The Basement chambers and a probable Third Grave
It is considered that an underground vault exists below the red sandstone platform (chamli-farsh) containing the third and probably the real set of graves. Two staircases on the northern side of the red sandstone plinth of the Taj lead below into basement chambers which are seventeen in number and have laid out in a line on the riverside of a narrow through-corridor. The rooms and corridor are of arcuate construction in brick and plaster, with stucco and painting ornamentation, distributed aesthetically on the soffits. At the extreme points on both sides thrse are doors sunk in the northern wall. As may be surmised; the set on the northern side could have been repeated on all the four sides below the marble structure, with a rotating corridor, chambers and probably a crypt in the center ? all being interconnected. This crypt would have contained the third and the real set of graves. The custom of providing cenotaphs or replicas had been followed by the Turks and the Mughals alike as we meet with this practice at the Tomb of Iltutmish at Delhi and at the tombs of Saqtd Khan and Akbar at Agra. The tomb of Akbar has three tombstones, one on the grave and two as cenotaphs.As is generally presumed, the real grave was made underground,in which the dead person could wait till the Day of judgement. The tomb of Itmad-ud-Daulah and Chini-ka-Rauza too had three tombstone each. The lowest of the former was contained in a crypt which was originally accessible from the riverside and has now been completely blocked up.These examples indicate that the Mughals liked to provide three tombstones in a mausoleum.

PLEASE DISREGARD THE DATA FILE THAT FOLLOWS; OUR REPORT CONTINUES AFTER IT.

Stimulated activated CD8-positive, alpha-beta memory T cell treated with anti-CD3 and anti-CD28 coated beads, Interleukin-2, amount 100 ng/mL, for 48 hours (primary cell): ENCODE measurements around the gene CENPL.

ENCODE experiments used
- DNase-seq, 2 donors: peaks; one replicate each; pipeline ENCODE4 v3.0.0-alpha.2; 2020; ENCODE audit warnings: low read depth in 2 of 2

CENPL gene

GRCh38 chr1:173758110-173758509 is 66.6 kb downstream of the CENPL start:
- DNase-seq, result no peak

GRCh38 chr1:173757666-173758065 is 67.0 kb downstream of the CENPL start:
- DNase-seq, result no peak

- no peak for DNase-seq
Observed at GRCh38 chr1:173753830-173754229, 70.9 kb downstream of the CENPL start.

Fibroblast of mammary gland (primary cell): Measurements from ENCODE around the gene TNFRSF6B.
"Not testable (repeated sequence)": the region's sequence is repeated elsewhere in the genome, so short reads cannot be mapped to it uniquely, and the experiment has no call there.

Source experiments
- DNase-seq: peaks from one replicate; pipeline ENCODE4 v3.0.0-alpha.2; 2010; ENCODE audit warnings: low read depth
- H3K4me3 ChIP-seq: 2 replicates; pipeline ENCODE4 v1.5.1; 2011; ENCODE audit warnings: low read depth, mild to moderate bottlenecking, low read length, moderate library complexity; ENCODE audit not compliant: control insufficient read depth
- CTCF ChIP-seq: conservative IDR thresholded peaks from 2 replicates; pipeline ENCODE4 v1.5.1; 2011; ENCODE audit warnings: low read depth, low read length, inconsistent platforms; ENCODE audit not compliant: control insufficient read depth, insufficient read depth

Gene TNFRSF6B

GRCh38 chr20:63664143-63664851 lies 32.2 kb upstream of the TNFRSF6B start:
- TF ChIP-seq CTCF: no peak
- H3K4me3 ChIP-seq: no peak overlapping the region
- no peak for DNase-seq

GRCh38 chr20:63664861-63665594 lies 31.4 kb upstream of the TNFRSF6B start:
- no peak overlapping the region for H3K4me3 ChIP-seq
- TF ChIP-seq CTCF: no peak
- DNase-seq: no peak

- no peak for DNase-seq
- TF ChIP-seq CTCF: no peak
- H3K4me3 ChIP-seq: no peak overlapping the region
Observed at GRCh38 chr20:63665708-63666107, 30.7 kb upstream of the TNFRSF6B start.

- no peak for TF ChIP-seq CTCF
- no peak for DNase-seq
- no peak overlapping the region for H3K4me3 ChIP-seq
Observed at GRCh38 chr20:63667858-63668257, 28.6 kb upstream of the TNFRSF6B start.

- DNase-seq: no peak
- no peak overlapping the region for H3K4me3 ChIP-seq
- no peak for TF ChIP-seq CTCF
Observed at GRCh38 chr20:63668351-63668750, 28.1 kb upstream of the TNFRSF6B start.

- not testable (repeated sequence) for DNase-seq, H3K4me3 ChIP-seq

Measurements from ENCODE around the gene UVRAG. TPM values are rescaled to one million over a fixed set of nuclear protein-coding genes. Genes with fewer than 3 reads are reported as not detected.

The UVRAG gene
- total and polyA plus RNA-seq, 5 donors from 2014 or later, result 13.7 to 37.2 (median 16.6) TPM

At the Taj, the third is traditionally claimed to exist. It is only in these underground vaults that the third set could have been placed. The doors in the basement corridor no doubt exist and must have originally given entry to some underground arrangement of chambers and corridors. Though they are now blocked, their existence lends weights to the legendary version. At least, we have figures,in the Persian manuscripts which contain the account of `third grave, expenditure on the Taj Mahal, of costs of three sets of tombstones. While the two are open to us, the third one is still a mystery.It is possible that the crypt and the passages were closed down in 1652 by Aurangzeb to give additional strength to the base which supported such a huge load above.
That its model was made by a sufi faqir who had seen it in the dream, that Shah Jehan had the hands of the artisans of the Taj Mahal amputtated after it was finished for the fear of their building another Taj Mahal to rival it, that a drop of water; the symbol of a tear of Shah Jehan?s sorrow, drops mysteriously on the tombstone of Mumtaz Mahal every year; and several other romantic tales are circulated by the over-zealois local people.. They hardly distinguish between the fact and fiction. These have no historical content to warrant scrutiny.